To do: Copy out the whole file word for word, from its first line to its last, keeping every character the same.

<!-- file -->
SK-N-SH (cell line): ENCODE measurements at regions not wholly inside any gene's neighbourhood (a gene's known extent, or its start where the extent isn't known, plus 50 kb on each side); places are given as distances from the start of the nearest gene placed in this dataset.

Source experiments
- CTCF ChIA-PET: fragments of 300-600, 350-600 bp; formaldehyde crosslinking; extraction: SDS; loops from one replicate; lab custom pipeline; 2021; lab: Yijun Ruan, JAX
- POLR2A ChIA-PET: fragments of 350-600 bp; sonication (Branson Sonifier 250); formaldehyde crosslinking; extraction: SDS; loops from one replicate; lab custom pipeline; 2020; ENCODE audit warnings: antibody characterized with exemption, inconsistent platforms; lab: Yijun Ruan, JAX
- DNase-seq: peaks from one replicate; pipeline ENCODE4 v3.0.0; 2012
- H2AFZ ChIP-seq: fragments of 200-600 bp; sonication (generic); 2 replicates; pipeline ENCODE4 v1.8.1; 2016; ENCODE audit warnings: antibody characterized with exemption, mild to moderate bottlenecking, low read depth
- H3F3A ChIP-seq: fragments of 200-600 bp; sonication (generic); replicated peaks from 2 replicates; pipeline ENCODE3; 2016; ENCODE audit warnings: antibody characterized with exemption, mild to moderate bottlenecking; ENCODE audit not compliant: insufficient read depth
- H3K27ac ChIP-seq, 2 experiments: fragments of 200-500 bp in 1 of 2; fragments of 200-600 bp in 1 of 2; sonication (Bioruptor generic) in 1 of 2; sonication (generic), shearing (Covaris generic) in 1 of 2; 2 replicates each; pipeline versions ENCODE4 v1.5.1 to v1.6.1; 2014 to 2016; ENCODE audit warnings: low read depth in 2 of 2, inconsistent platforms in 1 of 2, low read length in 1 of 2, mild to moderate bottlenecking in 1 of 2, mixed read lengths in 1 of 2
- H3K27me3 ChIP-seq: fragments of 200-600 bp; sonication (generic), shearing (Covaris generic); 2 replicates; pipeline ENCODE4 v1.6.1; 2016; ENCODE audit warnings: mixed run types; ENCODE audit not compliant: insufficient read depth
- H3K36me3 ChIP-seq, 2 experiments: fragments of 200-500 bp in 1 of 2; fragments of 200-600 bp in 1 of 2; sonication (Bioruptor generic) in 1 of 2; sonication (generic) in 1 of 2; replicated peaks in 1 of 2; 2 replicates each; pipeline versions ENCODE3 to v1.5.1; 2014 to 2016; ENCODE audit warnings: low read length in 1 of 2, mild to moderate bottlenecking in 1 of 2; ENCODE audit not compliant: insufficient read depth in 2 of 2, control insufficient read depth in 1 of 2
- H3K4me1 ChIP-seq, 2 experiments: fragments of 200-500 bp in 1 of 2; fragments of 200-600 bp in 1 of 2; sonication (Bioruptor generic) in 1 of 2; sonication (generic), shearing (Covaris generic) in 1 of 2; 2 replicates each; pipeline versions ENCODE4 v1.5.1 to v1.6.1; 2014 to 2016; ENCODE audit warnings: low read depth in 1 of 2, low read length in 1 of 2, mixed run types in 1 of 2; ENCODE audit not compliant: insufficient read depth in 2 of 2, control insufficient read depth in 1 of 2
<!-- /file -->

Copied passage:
SK-N-SH (cell line): ENCODE measurements at regions not wholly inside any gene's neighbourhood (a gene's known extent, or its start where the extent isn't known, plus 50 kb on each side); places are given as distances from the start of the nearest gene placed in this dataset.

Source experiments
- CTCF ChIA-PET: fragments of 300-600, 350-600 bp; formaldehyde crosslinking; extraction: SDS; loops from one replicate; lab custom pipeline; 2021; lab: Yijun Ruan, JAX
- POLR2A ChIA-PET: fragments of 350-600 bp; sonication (Branson Sonifier 250); formaldehyde crosslinking; extraction: SDS; loops from one replicate; lab custom pipeline; 2020; ENCODE audit warnings: antibody characterized with exemption, inconsistent platforms; lab: Yijun Ruan, JAX
- DNase-seq: peaks from one replicate; pipeline ENCODE4 v3.0.0; 2012
- H2AFZ ChIP-seq: fragments of 200-600 bp; sonication (generic); 2 replicates; pipeline ENCODE4 v1.8.1; 2016; ENCODE audit warnings: antibody characterized with exemption, mild to moderate bottlenecking, low read depth
- H3F3A ChIP-seq: fragments of 200-600 bp; sonication (generic); replicated peaks from 2 replicates; pipeline ENCODE3; 2016; ENCODE audit warnings: antibody characterized with exemption, mild to moderate bottlenecking; ENCODE audit not compliant: insufficient read depth
- H3K27ac ChIP-seq, 2 experiments: fragments of 200-500 bp in 1 of 2; fragments of 200-600 bp in 1 of 2; sonication (Bioruptor generic) in 1 of 2; sonication (generic), shearing (Covaris generic) in 1 of 2; 2 replicates each; pipeline versions ENCODE4 v1.5.1 to v1.6.1; 2014 to 2016; ENCODE audit warnings: low read depth in 2 of 2, inconsistent platforms in 1 of 2, low read length in 1 of 2, mild to moderate bottlenecking in 1 of 2, mixed read lengths in 1 of 2
- H3K27me3 ChIP-seq: fragments of 200-600 bp; sonication (generic), shearing (Covaris generic); 2 replicates; pipeline ENCODE4 v1.6.1; 2016; ENCODE audit warnings: mixed run types; ENCODE audit not compliant: insufficient read depth
- H3K36me3 ChIP-seq, 2 experiments: fragments of 200-500 bp in 1 of 2; fragments of 200-600 bp in 1 of 2; sonication (Bioruptor generic) in 1 of 2; sonication (generic) in 1 of 2; replicated peaks in 1 of 2; 2 replicates each; pipeline versions ENCODE3 to v1.5.1; 2014 to 2016; ENCODE audit warnings: low read length in 1 of 2, mild to moderate bottlenecking in 1 of 2; ENCODE audit not compliant: insufficient read depth in 2 of 2, control insufficient read depth in 1 of 2
- H3K4me1 ChIP-seq, 2 experiments: fragments of 200-500 bp in 1 of 2; fragments of 200-600 bp in 1 of 2; sonication (Bioruptor generic) in 1 of 2; sonication (generic), shearing (Covaris generic) in 1 of 2; 2 replicates each; pipeline versions ENCODE4 v1.5.1 to v1.6.1; 2014 to 2016; ENCODE audit warnings: low read depth in 1 of 2, low read length in 1 of 2, mixed run types in 1 of 2; ENCODE audit not compliant: insufficient read depth in 2 of 2, control insufficient read depth in 1 of 2